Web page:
Ditching comparison is only one step in a good direction, the best part is what comes next.
What do you do well? What do you enjoy? What gives life to your heart? What is it that brings integration between your body, soul and spirit?
The true answers to these questions can only be found when we stop comparing, and as I have slowly left comparison island, little by little I am discovering who I am. The only limitations that exist are the ones that are real, so I will not be going to the beach today because I live in Switzerland where it is October and chilly not to mention we have no ocean.
For years I hardly cooked because I was busy looking at the ways I’ve failed in the kitchen before and comparing myself to other good cooks, my mother, my sisters, my friends. It took being in a foreign country with no real relationships to whom I could compare myself and the need to feed Husband and I that made me realize that I love to cook, I love the creativity and I love the challenge. I also love protecting our health through what we put in our bodies. I don’t know what my life would be like now if I stopped cooking.
What has comparison taken from you? Make a list. What could you start doing today if you weren’t comparing yourself to a false standard? Write down your desires, your skills, your dreams and see what item on the list you can tackle first.
Or the post where I introduce you to one of my stranger personality quirks.
I have to give myself permission to do things.
For example I decided a few months ago that one week of the month was going to be my “Relationships Week” or the week where most things are left to the side but every opportunity I had to hang out with someone, I took it. And I felt no guilt at the end of each day for the simple meals, the slightly messier surroundings and the full schedule. It was Relationships Week. I hung out with friends today! Mission accomplished!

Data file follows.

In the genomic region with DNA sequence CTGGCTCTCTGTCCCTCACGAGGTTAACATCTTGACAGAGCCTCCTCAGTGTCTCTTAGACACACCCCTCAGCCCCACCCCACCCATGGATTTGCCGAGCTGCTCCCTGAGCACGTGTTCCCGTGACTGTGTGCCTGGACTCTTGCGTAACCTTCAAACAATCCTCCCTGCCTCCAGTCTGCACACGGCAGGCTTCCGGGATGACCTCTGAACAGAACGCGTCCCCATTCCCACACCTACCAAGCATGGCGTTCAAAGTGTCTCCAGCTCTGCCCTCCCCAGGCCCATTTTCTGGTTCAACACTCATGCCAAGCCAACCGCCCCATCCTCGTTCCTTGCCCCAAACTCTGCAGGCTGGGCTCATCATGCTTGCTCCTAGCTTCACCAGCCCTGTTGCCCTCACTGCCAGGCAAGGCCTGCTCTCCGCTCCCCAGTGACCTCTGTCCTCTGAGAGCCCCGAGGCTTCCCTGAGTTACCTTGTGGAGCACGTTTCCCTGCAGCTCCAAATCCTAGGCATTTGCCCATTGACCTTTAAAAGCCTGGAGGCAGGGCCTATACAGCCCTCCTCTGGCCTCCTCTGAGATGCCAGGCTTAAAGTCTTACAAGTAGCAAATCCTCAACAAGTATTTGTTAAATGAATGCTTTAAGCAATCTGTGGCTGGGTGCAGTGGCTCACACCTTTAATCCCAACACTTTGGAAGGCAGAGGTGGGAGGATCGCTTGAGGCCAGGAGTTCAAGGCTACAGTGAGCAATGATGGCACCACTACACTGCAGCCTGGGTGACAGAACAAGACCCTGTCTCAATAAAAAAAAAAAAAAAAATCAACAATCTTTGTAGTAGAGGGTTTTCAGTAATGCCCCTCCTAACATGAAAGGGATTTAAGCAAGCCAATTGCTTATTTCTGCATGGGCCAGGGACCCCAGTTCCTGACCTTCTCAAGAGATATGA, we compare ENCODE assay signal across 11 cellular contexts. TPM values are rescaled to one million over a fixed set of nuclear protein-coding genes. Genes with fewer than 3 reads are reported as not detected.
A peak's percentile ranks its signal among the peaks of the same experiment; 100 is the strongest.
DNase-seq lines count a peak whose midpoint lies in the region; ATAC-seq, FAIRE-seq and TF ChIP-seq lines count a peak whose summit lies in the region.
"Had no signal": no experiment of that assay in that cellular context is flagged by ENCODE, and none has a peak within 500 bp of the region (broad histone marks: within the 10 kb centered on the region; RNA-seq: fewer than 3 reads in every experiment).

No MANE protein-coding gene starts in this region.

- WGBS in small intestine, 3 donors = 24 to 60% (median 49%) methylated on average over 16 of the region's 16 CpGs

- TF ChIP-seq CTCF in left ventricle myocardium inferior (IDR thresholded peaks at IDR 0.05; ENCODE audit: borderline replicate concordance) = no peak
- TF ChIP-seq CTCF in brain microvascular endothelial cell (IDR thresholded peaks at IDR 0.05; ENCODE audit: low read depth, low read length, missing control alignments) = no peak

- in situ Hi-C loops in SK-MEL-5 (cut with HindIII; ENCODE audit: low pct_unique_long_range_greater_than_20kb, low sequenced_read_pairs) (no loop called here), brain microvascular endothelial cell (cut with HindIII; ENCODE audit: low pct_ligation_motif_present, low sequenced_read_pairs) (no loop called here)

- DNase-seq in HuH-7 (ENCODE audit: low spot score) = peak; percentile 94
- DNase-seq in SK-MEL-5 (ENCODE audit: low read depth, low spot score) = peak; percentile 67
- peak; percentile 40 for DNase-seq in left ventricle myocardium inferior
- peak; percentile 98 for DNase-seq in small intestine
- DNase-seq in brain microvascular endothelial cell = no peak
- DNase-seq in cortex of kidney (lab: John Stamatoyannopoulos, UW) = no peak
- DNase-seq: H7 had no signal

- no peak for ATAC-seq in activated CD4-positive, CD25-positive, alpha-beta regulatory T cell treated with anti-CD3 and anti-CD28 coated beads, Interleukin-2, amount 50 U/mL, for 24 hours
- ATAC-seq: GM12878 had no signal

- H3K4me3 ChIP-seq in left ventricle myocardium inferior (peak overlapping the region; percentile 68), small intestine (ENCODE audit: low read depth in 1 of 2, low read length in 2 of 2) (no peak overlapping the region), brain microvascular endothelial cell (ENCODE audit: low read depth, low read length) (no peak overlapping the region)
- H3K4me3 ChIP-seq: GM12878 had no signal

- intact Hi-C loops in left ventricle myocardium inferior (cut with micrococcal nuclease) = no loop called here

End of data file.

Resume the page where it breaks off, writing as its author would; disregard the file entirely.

If I finish a day and am not able to point to something that I’ve accomplished, I generally feel guilty that I haven’t done enough (because taking care of a 17-month-old clearly doesn’t count as an accomplishment). But if at the start of the day, I decide I’m not going to do anything, I feel great at the end of the day. Rested, relaxed, and feeling generally well.
See, I told you. It’s a bit bizarre, and maybe next October I’ll do a 31 day series on how to deal with unnecessary guilt feelings, but I digress.
I was thinking about this as I grated carrots for a lentil loaf this morning, and I was thinking about the different ways I could grate carrots, how to be less messy, should I skin the carrot or not, buy organic or not, and then I thought, Don’t be ridiculous, these carrots are fine, you are fine, everything is fine. And all was well in my head again.
Permission. I have to give myself Official Devi Permission before I am able to change the way I feel about something.
Comparison can become such a way of life in our heads that we have to give ourselves permission to live differently, permission to think differently, permission to be different.
No, I will not measure the success of my life against the success of someone else’s.
No, I will not look to fashion magazines to give me an idea of what I should look like.
No, I will not think badly about someone who is “better” than me at something.
No, I will not get depressed because I’m not “where I should be” at this point in my life.